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Wednesday 26th October 2016

Finger length clue to prostate cancer

1st December 2010

Researchers have found that men with long index fingers have less likelihood of prostate cancer.


The British Journal of Cancer study said that men with longer index fingers than ring fingers had inbuilt protection against the disease.

Around 36,000 men in Britain are diagnosed with prostate cancer every year and it causes 10,000 deaths.

The researchers, from the University of Warwick and the Institute of Cancer Research, compared the hands of 1,500 men who had prostate cancer against the hands of 3,000 men who did not have the disease.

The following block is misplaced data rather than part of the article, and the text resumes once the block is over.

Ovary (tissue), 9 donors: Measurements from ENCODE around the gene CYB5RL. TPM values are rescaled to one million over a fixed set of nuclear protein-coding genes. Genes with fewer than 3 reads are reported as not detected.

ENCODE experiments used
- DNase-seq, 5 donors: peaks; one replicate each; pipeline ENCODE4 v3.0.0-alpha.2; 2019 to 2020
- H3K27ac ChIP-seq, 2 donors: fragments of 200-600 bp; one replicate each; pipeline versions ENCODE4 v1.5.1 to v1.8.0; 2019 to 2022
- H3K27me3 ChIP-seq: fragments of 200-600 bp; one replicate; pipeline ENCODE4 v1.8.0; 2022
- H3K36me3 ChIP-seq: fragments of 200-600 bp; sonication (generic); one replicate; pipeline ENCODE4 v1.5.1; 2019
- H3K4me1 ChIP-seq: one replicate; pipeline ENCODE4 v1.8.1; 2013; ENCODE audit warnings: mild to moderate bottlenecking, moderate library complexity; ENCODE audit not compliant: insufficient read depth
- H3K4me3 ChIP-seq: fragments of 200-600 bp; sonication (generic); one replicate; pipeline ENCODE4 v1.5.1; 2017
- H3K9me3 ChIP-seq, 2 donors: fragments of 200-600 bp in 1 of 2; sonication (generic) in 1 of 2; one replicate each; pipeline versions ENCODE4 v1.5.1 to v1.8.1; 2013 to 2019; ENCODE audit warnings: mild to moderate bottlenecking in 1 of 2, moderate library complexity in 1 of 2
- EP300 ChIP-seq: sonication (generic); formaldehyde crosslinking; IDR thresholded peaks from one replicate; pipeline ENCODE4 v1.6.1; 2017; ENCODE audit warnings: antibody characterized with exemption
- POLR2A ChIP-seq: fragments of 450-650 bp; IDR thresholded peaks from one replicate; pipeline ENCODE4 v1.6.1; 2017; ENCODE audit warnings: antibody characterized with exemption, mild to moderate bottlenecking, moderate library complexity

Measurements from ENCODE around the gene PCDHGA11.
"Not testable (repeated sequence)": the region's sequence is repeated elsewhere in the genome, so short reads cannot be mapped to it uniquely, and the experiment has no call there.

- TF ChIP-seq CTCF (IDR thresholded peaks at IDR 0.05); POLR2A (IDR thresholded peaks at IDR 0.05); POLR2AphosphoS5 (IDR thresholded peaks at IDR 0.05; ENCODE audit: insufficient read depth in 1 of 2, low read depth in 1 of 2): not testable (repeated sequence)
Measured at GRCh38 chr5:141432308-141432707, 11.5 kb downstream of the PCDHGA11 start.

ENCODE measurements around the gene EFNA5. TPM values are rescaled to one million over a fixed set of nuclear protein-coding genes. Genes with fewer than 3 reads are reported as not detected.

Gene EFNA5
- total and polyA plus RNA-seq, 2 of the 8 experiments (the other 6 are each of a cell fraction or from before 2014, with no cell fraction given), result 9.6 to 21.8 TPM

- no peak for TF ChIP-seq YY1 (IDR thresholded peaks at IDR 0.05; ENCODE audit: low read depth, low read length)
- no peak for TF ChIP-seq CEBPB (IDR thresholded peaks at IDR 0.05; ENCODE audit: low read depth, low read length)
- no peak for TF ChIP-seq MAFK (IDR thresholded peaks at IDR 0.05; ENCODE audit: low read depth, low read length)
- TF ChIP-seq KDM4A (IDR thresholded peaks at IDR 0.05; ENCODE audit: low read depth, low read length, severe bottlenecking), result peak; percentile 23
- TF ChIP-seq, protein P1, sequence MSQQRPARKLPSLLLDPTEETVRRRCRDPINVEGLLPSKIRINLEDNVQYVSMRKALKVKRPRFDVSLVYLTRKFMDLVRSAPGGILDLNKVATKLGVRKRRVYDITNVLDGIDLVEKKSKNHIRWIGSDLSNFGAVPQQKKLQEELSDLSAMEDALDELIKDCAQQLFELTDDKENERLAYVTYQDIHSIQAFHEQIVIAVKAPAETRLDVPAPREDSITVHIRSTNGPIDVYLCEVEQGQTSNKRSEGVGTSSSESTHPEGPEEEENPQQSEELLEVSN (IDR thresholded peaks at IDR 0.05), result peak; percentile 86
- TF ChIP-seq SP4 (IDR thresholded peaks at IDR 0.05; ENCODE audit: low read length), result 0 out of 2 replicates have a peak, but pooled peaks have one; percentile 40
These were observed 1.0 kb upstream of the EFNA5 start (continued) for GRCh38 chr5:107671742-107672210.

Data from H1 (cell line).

They said that finger length was determined before a baby is born, due to the levels of testosterone the foetus is exposed to in the womb.

Babies with longer index fingers had been exposed to lower levels of testosterone and could therefore have less risk of the disease.

One of the report authors, Professor Ros Eeles, said more research was necessary.

She added: "This exciting finding means that finger pattern could potentially be used to select at-risk men for ongoing screening, perhaps in combination with other factors such as family history or genetic testing."

Emma Halls, chief executive of Prostate Action, said: "This research brings us another step closer to helping determine risk factors for prostate cancer, which is possibly the biggest issue in current thinking about preventing and treating the disease."


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